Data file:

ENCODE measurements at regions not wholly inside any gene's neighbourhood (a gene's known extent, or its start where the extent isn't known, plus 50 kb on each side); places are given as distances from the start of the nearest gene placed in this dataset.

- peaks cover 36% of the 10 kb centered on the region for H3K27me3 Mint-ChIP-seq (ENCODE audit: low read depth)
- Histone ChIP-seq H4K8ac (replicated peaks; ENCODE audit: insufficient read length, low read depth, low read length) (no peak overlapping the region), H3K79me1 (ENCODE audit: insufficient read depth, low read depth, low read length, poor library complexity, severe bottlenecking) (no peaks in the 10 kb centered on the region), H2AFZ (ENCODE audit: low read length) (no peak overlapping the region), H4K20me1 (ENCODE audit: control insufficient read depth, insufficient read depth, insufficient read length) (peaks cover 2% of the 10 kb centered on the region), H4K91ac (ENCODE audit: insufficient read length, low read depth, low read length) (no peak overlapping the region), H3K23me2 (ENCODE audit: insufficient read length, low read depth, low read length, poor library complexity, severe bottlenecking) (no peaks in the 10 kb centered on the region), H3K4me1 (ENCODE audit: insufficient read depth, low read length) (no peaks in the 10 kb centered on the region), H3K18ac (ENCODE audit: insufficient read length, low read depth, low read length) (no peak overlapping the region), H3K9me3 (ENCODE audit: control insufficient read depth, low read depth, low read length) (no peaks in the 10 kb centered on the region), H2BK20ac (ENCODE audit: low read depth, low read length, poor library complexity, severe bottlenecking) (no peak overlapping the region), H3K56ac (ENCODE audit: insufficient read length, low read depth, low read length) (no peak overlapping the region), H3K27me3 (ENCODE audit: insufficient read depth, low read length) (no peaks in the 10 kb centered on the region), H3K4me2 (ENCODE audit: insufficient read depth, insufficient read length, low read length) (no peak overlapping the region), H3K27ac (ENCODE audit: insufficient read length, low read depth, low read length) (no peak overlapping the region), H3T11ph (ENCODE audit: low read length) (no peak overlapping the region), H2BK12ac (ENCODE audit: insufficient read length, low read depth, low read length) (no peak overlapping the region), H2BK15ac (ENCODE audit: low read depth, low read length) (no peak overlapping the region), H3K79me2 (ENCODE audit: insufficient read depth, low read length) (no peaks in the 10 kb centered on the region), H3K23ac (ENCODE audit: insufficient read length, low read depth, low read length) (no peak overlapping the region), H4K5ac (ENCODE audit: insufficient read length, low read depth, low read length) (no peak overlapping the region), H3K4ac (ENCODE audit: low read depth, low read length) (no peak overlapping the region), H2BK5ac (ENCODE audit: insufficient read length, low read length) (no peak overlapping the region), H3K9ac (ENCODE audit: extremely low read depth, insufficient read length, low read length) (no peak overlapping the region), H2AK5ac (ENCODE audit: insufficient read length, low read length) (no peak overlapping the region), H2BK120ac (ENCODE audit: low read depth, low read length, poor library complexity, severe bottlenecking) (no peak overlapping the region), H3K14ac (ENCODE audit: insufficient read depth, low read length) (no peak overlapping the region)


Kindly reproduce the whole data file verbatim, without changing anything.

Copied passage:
ENCODE measurements at regions not wholly inside any gene's neighbourhood (a gene's known extent, or its start where the extent isn't known, plus 50 kb on each side); places are given as distances from the start of the nearest gene placed in this dataset.

- peaks cover 36% of the 10 kb centered on the region for H3K27me3 Mint-ChIP-seq (ENCODE audit: low read depth)
- Histone ChIP-seq H4K8ac (replicated peaks; ENCODE audit: insufficient read length, low read depth, low read length) (no peak overlapping the region), H3K79me1 (ENCODE audit: insufficient read depth, low read depth, low read length, poor library complexity, severe bottlenecking) (no peaks in the 10 kb centered on the region), H2AFZ (ENCODE audit: low read length) (no peak overlapping the region), H4K20me1 (ENCODE audit: control insufficient read depth, insufficient read depth, insufficient read length) (peaks cover 2% of the 10 kb centered on the region), H4K91ac (ENCODE audit: insufficient read length, low read depth, low read length) (no peak overlapping the region), H3K23me2 (ENCODE audit: insufficient read length, low read depth, low read length, poor library complexity, severe bottlenecking) (no peaks in the 10 kb centered on the region), H3K4me1 (ENCODE audit: insufficient read depth, low read length) (no peaks in the 10 kb centered on the region), H3K18ac (ENCODE audit: insufficient read length, low read depth, low read length) (no peak overlapping the region), H3K9me3 (ENCODE audit: control insufficient read depth, low read depth, low read length) (no peaks in the 10 kb centered on the region), H2BK20ac (ENCODE audit: low read depth, low read length, poor library complexity, severe bottlenecking) (no peak overlapping the region), H3K56ac (ENCODE audit: insufficient read length, low read depth, low read length) (no peak overlapping the region), H3K27me3 (ENCODE audit: insufficient read depth, low read length) (no peaks in the 10 kb centered on the region), H3K4me2 (ENCODE audit: insufficient read depth, insufficient read length, low read length) (no peak overlapping the region), H3K27ac (ENCODE audit: insufficient read length, low read depth, low read length) (no peak overlapping the region), H3T11ph (ENCODE audit: low read length) (no peak overlapping the region), H2BK12ac (ENCODE audit: insufficient read length, low read depth, low read length) (no peak overlapping the region), H2BK15ac (ENCODE audit: low read depth, low read length) (no peak overlapping the region), H3K79me2 (ENCODE audit: insufficient read depth, low read length) (no peaks in the 10 kb centered on the region), H3K23ac (ENCODE audit: insufficient read length, low read depth, low read length) (no peak overlapping the region), H4K5ac (ENCODE audit: insufficient read length, low read depth, low read length) (no peak overlapping the region), H3K4ac (ENCODE audit: low read depth, low read length) (no peak overlapping the region), H2BK5ac (ENCODE audit: insufficient read length, low read length) (no peak overlapping the region), H3K9ac (ENCODE audit: extremely low read depth, insufficient read length, low read length) (no peak overlapping the region), H2AK5ac (ENCODE audit: insufficient read length, low read length) (no peak overlapping the region), H2BK120ac (ENCODE audit: low read depth, low read length, poor library complexity, severe bottlenecking) (no peak overlapping the region), H3K14ac (ENCODE audit: insufficient read depth, low read length) (no peak overlapping the region)